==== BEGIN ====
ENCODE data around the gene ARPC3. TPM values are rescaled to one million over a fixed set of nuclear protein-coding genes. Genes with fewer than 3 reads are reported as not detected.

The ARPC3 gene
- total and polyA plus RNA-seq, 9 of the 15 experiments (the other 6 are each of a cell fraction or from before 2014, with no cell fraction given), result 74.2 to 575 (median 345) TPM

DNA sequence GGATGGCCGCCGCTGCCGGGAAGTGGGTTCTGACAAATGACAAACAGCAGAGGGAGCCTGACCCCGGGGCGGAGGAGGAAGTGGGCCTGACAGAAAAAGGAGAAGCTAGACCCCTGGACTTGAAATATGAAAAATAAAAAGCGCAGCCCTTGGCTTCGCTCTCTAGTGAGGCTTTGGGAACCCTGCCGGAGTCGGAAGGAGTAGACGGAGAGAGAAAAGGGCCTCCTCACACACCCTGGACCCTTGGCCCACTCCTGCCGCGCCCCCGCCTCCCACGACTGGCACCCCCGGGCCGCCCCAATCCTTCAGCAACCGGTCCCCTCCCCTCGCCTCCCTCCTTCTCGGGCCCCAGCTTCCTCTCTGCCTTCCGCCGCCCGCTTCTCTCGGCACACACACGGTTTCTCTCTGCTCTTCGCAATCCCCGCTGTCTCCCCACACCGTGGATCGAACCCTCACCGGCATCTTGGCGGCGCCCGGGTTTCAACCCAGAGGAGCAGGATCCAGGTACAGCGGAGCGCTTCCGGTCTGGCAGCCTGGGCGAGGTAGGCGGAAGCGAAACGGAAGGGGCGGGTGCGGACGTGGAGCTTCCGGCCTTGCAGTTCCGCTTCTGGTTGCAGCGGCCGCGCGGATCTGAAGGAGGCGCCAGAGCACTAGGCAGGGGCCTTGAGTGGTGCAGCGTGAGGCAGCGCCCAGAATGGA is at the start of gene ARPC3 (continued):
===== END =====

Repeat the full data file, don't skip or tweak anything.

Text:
ENCODE data around the gene ARPC3. TPM values are rescaled to one million over a fixed set of nuclear protein-coding genes. Genes with fewer than 3 reads are reported as not detected.

The ARPC3 gene
- total and polyA plus RNA-seq, 9 of the 15 experiments (the other 6 are each of a cell fraction or from before 2014, with no cell fraction given), result 74.2 to 575 (median 345) TPM

DNA sequence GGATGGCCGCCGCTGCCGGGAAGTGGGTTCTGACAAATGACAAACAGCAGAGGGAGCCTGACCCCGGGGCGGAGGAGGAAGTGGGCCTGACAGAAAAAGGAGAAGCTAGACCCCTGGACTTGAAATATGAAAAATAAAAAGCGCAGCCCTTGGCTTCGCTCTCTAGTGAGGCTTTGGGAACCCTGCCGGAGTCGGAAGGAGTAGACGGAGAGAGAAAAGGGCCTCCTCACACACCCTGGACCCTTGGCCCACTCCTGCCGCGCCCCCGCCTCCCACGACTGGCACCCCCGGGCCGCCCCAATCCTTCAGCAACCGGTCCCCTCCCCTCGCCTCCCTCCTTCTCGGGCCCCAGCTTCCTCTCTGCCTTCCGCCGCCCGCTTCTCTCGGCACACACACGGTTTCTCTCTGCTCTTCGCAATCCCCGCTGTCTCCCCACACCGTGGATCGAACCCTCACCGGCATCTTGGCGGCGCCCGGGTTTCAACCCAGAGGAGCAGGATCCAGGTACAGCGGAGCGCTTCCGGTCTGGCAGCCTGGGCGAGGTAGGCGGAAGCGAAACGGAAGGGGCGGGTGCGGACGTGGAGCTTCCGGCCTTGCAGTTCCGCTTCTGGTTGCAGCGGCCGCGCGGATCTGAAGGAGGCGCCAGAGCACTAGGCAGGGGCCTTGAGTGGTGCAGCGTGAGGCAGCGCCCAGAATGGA is at the start of gene ARPC3 (continued):